Janáček wrote: ‘I hear in the tenor solo a kind of high priest, in the soprano solo a maiden angel, in the chorus our people. The candles are high fir trees in the wood, lit up by stars; and somewhere in the ritual see a vision of the princely St Wenceslas. And the language is that of the missionaries Cyril and Methodius.’ Gergiev and the LSO and Chorus were true to this pantheistic spirit.

Barry Douglas first came to prominence in 1986 when he won the Tchaikovsky Competition. Currently mid-way through a monumental project to record the complete works for solo piano of both Brahms and Schubert, in the first half of the programme Douglas performed Brahms’s First Piano Concerto - and there was something of the introspection of the solo piano music about Douglas’s first entry, which was resigned and consciously removed from the orchestral tumult. This deliberation, focus and intense concentration contrasted markedly with the forthright vigour and rhetoric that Gergiev encouraged from the LSO in the dramatic orchestral opening passage.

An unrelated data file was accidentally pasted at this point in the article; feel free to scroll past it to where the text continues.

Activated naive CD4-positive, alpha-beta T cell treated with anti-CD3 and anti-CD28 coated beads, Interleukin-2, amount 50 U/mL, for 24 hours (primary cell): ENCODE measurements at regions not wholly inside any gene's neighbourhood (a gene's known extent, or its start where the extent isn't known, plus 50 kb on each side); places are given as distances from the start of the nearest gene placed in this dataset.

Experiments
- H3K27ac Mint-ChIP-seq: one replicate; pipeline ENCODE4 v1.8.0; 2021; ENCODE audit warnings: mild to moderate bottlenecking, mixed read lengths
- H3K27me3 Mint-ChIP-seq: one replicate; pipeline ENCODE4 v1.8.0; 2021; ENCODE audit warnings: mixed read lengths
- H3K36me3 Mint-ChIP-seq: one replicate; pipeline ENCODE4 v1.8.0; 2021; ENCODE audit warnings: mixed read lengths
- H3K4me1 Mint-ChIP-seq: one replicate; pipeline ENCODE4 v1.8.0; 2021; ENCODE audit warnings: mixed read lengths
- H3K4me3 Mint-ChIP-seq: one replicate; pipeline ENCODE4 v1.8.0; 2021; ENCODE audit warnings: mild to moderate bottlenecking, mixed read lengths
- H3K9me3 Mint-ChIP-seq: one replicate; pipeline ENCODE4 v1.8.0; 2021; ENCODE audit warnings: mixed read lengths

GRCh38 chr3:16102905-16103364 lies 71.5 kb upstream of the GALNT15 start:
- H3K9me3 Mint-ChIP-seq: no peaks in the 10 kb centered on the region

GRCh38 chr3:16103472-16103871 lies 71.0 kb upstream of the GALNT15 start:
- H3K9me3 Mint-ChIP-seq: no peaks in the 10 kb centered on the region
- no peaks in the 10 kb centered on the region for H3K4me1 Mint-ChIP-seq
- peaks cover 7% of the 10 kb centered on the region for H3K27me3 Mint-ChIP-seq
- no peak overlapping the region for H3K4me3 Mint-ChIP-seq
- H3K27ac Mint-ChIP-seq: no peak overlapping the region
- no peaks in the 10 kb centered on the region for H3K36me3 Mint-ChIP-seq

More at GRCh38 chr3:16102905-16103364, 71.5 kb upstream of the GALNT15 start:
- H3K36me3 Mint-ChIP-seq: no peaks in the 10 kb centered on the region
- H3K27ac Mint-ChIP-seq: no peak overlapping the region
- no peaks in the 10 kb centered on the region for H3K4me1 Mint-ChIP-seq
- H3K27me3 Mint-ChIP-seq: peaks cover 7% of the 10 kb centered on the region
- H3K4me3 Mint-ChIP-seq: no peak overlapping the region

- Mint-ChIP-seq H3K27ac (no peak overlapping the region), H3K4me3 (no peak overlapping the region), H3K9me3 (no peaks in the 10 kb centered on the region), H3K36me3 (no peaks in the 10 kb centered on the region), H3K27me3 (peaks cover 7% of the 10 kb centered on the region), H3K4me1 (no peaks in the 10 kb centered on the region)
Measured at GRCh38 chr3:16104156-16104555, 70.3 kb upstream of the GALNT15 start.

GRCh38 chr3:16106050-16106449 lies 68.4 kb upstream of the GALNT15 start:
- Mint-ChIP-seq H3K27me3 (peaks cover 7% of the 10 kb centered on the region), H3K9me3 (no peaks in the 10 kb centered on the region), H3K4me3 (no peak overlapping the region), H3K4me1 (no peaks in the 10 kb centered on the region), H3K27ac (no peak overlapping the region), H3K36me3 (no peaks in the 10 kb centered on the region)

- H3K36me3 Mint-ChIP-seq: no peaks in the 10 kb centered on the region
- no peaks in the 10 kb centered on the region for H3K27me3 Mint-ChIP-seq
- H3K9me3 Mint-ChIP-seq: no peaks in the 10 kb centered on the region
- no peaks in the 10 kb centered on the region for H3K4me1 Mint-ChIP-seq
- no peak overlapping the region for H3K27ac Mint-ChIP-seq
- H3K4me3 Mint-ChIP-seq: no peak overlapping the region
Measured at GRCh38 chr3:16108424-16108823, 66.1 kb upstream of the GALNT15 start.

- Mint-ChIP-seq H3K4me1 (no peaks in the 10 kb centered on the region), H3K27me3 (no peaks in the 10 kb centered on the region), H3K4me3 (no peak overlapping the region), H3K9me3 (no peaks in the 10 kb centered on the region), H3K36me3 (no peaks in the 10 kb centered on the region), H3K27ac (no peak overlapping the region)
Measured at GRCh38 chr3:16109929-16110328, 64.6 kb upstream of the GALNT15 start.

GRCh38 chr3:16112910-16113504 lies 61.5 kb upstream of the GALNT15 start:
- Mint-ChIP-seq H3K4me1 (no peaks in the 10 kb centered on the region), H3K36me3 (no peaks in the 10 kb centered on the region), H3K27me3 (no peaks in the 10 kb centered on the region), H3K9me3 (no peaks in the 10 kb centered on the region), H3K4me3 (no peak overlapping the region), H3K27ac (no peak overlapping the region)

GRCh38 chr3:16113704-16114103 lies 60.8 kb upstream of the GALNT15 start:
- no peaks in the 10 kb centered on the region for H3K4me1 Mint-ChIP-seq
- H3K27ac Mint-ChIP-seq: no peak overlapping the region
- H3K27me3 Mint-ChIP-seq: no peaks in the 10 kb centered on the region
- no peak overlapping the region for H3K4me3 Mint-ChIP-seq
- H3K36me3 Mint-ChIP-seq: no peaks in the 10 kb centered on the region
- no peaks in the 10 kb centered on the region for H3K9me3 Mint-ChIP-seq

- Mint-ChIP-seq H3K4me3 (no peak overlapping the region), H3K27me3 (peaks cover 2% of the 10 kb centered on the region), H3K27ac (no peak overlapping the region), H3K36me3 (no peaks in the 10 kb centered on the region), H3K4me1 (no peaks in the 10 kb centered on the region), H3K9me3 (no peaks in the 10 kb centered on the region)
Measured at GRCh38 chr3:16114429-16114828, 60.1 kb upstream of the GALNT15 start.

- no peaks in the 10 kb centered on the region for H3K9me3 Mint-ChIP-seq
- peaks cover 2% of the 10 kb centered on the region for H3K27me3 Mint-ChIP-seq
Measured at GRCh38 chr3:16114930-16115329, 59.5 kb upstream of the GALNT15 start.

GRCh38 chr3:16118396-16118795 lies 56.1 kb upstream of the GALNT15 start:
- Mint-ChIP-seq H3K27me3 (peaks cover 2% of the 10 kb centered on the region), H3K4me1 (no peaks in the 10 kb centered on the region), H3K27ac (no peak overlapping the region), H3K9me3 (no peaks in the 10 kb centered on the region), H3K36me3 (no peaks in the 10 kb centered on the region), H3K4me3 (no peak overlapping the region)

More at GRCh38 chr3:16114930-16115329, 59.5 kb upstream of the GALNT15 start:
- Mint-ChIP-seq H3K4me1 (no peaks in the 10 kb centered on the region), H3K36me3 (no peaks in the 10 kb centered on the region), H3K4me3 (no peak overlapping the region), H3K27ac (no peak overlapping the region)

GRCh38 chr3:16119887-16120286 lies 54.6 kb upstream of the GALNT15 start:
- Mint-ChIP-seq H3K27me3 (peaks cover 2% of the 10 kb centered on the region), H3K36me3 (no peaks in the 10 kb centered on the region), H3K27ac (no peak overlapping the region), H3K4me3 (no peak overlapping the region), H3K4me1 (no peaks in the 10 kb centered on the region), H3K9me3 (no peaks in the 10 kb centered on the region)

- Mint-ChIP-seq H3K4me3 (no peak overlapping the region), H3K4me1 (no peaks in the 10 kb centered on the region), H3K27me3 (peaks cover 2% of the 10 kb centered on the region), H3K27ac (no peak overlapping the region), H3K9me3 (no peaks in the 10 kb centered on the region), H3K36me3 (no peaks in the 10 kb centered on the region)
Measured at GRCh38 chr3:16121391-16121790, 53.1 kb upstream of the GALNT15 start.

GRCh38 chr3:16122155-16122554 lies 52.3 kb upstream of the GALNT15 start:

Perhaps it was just where I was seated, or maybe the RAH acoustic is not suited to the symphonic blend of soloist and orchestra which Brahms crafts, but I found the LSO’s playing disappointingly heavy, the rhythms lacking bite, the textures dense, especially in the third movement Rondo. Conducting without a baton, Gergiev fluttered his hands and fingers incessantly but there was little that flickered lightly in the orchestral sound that these twitchings brought forth.

That’s not to say that there was not some fine instrumental playing. In the second movement, the clarinets and oboes played with poetry and pathos, and the demanding writing for horns and timpani was executed with great accomplishment throughout. But, I found myself focusing on Douglas’s solo voice: the warmth of the hymn-like chordal second subject in the first movement was wonderfully soothing and throughout Douglas’s virtuosity was wonderfully integrated within the eloquent communication of the spirit of Brahms’ music.

Claire Seymour


All BBC Proms can be heard online, internationally for 30 days after broadcast

Cast and production information:

Barry Douglas, piano. Mlada Khudoley, soprano; Yulia Mattochkina, mezzo soprano; Mikhail Vekua, tenor; Yuri Vorobiev, bass; Thomas Trotter, organ; Valery Gergiev, conductor; London Symphony Orchestra, London Symphony Chorus.

Send to a friend

Send a link to this article to a friend with an optional message.

Friend's Email Address: (required)

Your Email Address: (required)

Message (optional):